Alima Abdirova, a free-lance correspondent for RFE's Kazakh Service, Radio Azattyk
, was acquitted of libel this week in a trial that lacked due process and highlighted the risks confronting independent journalists and activists in Kazakhstan.
Abdirova was sued by the former director of a special-needs boarding school in the northwest city of Aqtobe after the NGO she heads reported in May that children there were being abused. She was sued
in her capacity as an NGO leader, not a journalist. According to Abdirova, who was denied a lawyer at her trial, Judge Maqsat Duisen dropped the libel charges against her, saying they "have not been proven in the court." A guilty verdict carried the prospect of hefty fines and a sentence of up to three years in prison.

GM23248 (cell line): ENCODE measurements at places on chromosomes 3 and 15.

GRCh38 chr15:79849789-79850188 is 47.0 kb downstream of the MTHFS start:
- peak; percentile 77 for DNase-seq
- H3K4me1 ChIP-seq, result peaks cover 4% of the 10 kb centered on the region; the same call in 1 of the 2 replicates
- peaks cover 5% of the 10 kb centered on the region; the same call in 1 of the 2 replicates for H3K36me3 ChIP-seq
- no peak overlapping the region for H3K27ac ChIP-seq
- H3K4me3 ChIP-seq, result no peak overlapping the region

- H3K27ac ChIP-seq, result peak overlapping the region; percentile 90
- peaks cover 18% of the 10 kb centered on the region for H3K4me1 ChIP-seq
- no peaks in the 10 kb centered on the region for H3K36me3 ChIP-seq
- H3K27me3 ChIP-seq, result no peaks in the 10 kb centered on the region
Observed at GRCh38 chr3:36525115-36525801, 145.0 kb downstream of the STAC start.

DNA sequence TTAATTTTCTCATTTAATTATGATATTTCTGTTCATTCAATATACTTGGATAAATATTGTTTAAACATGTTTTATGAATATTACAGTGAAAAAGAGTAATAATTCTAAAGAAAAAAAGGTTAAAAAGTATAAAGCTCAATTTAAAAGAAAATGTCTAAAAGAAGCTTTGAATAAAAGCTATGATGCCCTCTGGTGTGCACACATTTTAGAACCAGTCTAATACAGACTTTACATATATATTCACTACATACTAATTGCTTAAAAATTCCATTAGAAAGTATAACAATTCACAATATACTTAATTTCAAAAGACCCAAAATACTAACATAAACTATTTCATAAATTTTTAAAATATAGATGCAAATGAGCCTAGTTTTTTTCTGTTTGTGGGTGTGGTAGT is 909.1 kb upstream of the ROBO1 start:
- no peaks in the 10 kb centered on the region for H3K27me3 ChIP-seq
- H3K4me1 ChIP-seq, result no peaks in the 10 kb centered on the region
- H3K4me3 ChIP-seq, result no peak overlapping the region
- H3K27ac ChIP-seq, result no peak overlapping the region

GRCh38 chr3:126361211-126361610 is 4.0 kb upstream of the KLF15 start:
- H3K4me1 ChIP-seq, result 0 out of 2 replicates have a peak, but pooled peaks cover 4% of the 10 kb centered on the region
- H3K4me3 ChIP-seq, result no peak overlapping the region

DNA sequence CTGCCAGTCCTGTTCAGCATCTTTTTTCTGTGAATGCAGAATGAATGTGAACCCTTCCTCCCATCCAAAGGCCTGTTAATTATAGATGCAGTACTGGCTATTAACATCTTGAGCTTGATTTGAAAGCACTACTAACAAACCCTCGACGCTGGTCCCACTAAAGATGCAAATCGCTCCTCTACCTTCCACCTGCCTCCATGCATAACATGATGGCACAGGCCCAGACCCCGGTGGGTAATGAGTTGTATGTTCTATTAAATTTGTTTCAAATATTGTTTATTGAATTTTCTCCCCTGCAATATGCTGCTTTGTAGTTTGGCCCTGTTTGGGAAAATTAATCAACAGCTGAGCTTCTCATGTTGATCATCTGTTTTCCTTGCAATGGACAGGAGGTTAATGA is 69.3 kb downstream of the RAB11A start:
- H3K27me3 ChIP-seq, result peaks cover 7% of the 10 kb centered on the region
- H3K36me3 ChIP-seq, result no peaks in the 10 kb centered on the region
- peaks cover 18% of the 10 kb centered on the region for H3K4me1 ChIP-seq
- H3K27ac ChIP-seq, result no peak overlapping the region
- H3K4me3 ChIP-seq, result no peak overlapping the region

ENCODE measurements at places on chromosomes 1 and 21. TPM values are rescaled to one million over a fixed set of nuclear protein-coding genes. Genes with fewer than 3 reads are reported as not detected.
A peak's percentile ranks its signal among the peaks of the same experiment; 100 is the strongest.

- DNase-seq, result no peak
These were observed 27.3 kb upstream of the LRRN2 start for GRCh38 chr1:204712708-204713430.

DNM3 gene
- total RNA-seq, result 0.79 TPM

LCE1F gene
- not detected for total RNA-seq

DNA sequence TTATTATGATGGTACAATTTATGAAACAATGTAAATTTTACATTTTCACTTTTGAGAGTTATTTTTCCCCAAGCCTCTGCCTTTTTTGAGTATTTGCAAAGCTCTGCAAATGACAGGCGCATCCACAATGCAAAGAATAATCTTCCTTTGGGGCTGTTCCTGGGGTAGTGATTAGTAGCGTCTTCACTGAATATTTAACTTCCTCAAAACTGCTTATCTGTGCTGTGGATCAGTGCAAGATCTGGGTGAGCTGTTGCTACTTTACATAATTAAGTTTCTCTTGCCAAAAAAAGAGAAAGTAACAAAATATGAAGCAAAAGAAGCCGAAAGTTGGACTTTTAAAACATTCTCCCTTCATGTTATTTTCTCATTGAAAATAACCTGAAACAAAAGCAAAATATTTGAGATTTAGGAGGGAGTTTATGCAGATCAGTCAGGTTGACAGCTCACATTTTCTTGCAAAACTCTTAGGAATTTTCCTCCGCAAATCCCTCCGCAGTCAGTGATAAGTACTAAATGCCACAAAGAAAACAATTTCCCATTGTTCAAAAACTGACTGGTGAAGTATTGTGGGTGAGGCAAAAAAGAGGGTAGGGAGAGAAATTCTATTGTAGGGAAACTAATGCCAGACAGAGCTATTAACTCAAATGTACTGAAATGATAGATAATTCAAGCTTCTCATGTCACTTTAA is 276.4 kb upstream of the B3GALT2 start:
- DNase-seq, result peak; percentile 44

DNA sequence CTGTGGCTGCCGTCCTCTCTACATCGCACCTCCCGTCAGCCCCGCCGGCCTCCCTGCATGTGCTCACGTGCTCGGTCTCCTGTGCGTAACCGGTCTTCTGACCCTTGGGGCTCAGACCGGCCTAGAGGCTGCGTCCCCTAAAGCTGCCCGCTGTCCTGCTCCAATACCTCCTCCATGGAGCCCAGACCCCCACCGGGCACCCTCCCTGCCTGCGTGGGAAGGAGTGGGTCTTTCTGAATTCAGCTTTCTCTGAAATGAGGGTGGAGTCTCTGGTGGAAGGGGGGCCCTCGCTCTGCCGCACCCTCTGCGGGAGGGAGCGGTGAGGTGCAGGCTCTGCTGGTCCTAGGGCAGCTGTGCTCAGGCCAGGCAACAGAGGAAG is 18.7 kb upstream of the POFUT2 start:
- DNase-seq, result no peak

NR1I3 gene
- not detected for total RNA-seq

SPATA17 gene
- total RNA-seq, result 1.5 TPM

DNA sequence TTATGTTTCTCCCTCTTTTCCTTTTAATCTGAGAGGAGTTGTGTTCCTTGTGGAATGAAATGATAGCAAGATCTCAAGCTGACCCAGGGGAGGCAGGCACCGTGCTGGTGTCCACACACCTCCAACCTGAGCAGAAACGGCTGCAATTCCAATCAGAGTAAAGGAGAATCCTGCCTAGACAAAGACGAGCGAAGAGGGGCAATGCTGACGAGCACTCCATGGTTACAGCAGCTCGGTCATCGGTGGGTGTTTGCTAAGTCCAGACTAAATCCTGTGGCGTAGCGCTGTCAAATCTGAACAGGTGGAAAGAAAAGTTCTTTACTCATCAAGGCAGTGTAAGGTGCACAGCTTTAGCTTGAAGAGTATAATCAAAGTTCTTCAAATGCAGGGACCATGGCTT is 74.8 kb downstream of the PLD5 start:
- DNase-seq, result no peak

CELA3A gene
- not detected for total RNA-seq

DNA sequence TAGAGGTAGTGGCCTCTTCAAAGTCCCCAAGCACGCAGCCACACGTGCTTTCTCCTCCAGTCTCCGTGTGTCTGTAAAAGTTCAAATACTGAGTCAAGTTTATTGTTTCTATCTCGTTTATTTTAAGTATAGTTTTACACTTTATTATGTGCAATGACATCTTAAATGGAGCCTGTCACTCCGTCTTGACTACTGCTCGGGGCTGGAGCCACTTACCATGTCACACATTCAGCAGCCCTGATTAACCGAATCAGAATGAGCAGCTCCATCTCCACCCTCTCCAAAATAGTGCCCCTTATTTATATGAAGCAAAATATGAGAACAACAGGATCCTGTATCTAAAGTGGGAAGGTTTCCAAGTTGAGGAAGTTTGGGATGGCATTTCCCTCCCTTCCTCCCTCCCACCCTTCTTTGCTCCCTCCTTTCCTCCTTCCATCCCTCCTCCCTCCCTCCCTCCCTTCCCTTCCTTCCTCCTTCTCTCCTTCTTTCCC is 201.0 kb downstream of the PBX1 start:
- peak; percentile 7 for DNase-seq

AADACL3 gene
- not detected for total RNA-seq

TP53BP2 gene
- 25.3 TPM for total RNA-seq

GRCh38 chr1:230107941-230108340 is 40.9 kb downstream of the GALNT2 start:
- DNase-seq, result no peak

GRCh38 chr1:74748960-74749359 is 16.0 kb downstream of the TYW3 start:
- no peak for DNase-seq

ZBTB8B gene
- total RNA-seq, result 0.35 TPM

Contrary to the official charges, Abdirova believes the suit was brought against her in retaliation by Kazakhstan's State Security Committee (KNB) for her coverage of several security-related incidents in the Aqtobe region, including a suicide bombing
this spring and armed clashes between police and alleged religious extremists in July. She was vilified
on regional TV and by a local blogger as a result of her reporting.
Independent journalists elsewhere in Central Asia have suffered after reporting on the security situation in their countries. Over the last year, several newspapers in Tajikistan
had their print-runs confiscated or were denied access to publishing houses after reporting on military operations in the eastern Rasht Valley, many observers believe.
The editor of the independent newspaper, "Farazh
" was badly beaten yesterday by unknown attackers in Dushanbe.
Reported by RFE's Tajik service and O wire.